The Princess, the Mirror, and the Lie
nce upon a time there was a beautiful princess. She was charming, cunning, and had a great memory. She was well loved and often sought after to attend parties and other gatherings of sorts. However when she was not entertaining or being entertained she often retreated to her room. There her facade could not fool anyone and she would have to face herself. Her room consisted of a full size bed with a four post bed that stood tall and reached for the ceiling each proudly displaying an array of hats or scarves that she may have worn to a party that her attendance simply was required. There was also her lazy chair in the corner, with a pile of overly read books to the left and the lamp the night maid consistently had to put out at night on the right. Then there·s the rug in the middle of the floor that her father the King got for her from the Middle East. And on the final wall was her dresser. It was a dark cherry oak and if it wasn·t for the daunting mirror that sat on top, than one would think that the dresser with its shine and deep pungent color had every right to be called majestic. However, as the princess was all so very aware, the mirror was there. The mirror, another gift from her father and his many travels was made from a heavy dark antique metal. The swirls of detail were engraved and etched into the thick frame. The presence of this mirror dominated the entire room; anyone who gave it a side glance was lured into its reflective surface in order to admire their own. But that·s why the princess was all too aware of this mirror. Not only because of its beauty and overwhelming presence, but because of the reflection that stared through her when she looked into it. This mirror could not lie. It was not a mirror of trickery and false heirs. There was not a tilt in the pane or a wave in the frame. This mirror was perfect and so true to its make. The reflection was so clear that it looked as if the maiden would but whisper, the reflection would ripple. There she was beautiful as ever, with her not quite brown, not quite blond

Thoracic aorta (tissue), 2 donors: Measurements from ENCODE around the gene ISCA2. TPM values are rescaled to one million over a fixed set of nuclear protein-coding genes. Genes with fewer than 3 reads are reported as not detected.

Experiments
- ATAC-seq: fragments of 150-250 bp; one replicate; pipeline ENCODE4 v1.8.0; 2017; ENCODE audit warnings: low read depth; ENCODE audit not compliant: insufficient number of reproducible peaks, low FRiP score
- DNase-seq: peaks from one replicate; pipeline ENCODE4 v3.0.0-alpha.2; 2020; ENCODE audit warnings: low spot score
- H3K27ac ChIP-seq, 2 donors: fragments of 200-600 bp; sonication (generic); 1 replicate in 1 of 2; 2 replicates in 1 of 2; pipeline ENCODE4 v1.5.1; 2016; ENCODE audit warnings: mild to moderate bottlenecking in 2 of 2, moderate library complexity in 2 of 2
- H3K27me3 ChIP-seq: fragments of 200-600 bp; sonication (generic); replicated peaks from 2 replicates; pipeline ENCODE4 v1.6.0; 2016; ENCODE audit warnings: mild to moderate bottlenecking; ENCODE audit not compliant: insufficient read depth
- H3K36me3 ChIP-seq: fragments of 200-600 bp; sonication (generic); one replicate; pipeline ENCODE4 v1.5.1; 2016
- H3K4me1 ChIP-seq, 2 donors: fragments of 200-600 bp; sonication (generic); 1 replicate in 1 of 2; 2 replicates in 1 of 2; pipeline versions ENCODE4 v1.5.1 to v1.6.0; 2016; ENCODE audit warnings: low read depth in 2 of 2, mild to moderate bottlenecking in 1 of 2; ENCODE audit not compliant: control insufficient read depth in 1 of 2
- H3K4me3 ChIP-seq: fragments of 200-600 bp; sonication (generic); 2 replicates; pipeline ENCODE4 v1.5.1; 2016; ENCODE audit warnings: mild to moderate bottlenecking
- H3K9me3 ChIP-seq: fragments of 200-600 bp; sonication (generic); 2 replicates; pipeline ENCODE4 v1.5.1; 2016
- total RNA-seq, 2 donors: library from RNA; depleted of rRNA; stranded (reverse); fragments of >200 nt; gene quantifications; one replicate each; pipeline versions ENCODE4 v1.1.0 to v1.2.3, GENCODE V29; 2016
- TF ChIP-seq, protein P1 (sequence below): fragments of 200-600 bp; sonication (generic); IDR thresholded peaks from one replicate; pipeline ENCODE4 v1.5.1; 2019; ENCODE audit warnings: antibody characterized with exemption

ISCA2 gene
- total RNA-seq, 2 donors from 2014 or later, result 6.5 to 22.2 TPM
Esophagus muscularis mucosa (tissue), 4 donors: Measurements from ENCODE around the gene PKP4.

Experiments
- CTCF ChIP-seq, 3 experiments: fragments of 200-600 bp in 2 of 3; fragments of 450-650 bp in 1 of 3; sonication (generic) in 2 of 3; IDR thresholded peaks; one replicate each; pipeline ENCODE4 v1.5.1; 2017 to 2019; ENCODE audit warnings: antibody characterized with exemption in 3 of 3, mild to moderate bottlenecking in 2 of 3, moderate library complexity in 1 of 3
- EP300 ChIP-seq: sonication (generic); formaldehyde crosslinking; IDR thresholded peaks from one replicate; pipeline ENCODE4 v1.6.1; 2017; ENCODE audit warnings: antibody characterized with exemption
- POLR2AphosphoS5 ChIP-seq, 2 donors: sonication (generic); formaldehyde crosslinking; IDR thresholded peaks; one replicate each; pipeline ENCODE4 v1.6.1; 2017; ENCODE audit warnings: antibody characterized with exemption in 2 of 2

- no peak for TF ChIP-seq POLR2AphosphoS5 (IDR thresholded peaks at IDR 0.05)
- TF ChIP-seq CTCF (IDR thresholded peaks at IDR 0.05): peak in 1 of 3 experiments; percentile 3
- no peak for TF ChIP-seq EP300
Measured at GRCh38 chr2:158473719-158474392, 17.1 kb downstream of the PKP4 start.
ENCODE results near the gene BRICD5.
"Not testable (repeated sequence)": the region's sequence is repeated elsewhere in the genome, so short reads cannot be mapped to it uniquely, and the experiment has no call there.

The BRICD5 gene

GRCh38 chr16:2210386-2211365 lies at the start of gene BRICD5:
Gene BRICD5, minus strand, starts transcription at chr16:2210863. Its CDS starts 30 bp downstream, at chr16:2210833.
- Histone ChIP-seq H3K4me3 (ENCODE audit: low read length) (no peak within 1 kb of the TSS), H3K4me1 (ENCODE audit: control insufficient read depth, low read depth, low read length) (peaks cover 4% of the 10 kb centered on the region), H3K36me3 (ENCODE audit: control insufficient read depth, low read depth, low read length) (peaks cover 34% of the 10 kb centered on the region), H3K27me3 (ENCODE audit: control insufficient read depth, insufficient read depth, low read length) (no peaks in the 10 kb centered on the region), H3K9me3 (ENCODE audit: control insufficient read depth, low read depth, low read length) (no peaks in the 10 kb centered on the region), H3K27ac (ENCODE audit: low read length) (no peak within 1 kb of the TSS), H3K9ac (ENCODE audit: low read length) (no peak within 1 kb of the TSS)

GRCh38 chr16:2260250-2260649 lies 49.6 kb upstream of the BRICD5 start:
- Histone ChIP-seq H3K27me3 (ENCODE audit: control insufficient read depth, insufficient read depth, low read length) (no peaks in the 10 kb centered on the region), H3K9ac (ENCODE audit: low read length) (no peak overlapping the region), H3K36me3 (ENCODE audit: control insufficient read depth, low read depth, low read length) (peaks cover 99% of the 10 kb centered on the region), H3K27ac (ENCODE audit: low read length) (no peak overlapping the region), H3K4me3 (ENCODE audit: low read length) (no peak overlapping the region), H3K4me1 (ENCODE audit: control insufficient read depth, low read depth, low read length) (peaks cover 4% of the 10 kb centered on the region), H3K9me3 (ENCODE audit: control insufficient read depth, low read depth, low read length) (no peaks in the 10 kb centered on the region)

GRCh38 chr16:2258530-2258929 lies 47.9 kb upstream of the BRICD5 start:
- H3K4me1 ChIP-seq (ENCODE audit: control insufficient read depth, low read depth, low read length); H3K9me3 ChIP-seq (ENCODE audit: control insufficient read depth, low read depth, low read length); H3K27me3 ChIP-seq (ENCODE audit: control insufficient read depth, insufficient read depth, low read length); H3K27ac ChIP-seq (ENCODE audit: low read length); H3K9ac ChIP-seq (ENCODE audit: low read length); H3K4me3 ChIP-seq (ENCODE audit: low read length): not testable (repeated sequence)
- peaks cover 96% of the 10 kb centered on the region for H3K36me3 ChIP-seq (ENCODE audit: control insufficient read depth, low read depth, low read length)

hair, hazel eyes and a softness that only royalty could have. She was a princess. At least that·s what she was raised to believe. But, this is not what the mirror told her. The reflection showed her the beautiful clothes that she wore of silk and gold that her father gave her. This is not what the mirror told her. The mirror spoke from beside her, behind her, all around her, whispering the truths the cut through the princess·s world. ´Everything you know you are is a lie.µ Every night the princess would endure the mockery of the mirror on her life, and every night she would be told, ´Everything you know you are is a lie.µ Eventually the princess would attend her parties less and less. There were fewer invitations being sent to her castle and fewer gifts being sent to her door by her suitors. The once charming and beautiful maiden was now becoming sullen and withdrawn. One day after tripping over the king·s favorite hound dog he asked ´what·s the matter with her?µ When the only answer he received from the wisp of a daughter he had left was a hiccup, he sought after more powerful help, the in-house witch«- in training. The in-house witch died unexpectedly during a potion experiment, she had been with the royal family for over two hundred years. She left behind Fran to take over all the witchy duties when she died. Fran had only been in training for twenty years. She hardly knew the difference between a bat·s femur and lizard·s phalange. This did not matter to the King; he wanted to know what was wrong with his daughter and how to make her happy again. Fran called for an early breakfast with the princess. The princess agreed and arrived in her robe and slippers. Fran realized that her hair was browner then she remembered, but continued on with the speech that she had prepared on behalf of the King. ´Dearest Princess now out of bed, All this sorrow we must shed.